Is transdisciplinary: The project integrates knowledge from multiple disciplines and sources to create something new that could not be created without all of them.
Is completed collaboratively: The project is large and complex enough that it requires input and work from more than one person to be successful.
Is student-driven: While faculty, staff, and community partners provide guidance and coaching, student agency and independence move the project forward.
Requires metacognitive reflection: Students reflect on what and how they learn and how their learned knowledge, skills, and dispositions might be transferable to other contexts.
Reaches beyond the walls of the classroom: The work of the project touches the world outside the classroom in some way.
Has an external audience for project results: The results of the project are presented to someone who is outside of the class.
Is completed ethically and respectfully: Work on the project engages internal/external audiences and/or partners with mutual benefit.
This article has a useful explanation of the six stages we will need to engage in over the course of the semester. The six stages are understand, research, sketch, design, implement, and evaluation. Because design is about solving problems, we first need to understand the problem we’re designing a solution for. Early in the semester, I have planned some visits from the PSU staff who are responsible for helping students to enroll at PSU. They will help us understand this problem. We also research how other colleges and universities are engaging with prospective and new students. We will sketch our understandings and research as well as our ideas for new solutions. The sketch is an important design tool and we’ll talk about several kinds of sketches. Using what we’ve learned in other stages, we will design new experiences. We will implement some of our designs and we will evaluate the particular implementations to determine whether they solve the problem or not. These stages are not linear but instead we will weave in and out of the stages as we move through the semester.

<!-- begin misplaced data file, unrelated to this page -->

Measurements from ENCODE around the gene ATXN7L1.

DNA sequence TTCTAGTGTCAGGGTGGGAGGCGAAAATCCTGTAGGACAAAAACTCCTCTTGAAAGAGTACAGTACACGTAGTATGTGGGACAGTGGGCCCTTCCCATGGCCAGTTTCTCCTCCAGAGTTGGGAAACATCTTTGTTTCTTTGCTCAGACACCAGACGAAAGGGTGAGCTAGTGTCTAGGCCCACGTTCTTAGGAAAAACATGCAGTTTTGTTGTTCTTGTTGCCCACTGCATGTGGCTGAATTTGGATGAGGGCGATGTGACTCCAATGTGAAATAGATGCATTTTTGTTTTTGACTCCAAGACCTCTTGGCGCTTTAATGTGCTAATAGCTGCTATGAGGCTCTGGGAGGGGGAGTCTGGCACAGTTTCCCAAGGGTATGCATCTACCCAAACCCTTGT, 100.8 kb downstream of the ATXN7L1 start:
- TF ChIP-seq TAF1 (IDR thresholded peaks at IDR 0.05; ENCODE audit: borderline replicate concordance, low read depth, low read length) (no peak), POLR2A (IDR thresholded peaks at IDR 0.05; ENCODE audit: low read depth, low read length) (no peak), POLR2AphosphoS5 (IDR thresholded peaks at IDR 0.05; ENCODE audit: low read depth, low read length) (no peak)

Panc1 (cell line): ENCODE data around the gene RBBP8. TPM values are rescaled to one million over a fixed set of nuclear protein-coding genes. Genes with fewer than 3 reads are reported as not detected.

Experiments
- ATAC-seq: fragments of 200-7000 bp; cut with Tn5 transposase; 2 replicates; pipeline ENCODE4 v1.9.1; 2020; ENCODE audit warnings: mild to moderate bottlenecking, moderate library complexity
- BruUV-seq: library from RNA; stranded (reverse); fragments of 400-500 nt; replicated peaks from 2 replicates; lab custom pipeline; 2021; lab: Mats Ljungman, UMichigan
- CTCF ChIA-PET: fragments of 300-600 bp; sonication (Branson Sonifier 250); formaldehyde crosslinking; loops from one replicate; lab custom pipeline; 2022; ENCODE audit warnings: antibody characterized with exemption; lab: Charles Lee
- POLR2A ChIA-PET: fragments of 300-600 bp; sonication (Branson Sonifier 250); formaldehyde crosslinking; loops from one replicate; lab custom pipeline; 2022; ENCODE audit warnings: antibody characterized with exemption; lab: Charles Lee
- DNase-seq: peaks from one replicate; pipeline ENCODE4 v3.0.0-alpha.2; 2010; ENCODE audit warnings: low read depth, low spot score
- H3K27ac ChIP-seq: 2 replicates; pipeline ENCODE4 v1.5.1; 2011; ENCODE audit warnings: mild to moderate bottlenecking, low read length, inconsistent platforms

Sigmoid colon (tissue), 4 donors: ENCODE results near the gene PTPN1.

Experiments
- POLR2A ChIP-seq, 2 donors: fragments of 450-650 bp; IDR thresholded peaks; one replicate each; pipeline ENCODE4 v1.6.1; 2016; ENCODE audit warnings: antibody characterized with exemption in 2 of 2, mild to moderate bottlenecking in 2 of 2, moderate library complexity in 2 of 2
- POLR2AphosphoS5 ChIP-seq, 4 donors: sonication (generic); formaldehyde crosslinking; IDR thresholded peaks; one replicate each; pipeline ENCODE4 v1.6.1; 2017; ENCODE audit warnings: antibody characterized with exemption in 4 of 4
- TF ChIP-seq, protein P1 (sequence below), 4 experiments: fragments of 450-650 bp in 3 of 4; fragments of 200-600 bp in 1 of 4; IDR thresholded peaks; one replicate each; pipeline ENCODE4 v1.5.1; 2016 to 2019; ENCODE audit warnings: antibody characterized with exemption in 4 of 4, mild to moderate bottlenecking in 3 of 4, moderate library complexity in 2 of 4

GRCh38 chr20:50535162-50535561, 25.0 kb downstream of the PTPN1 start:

The General Education Habits of Mind in This Course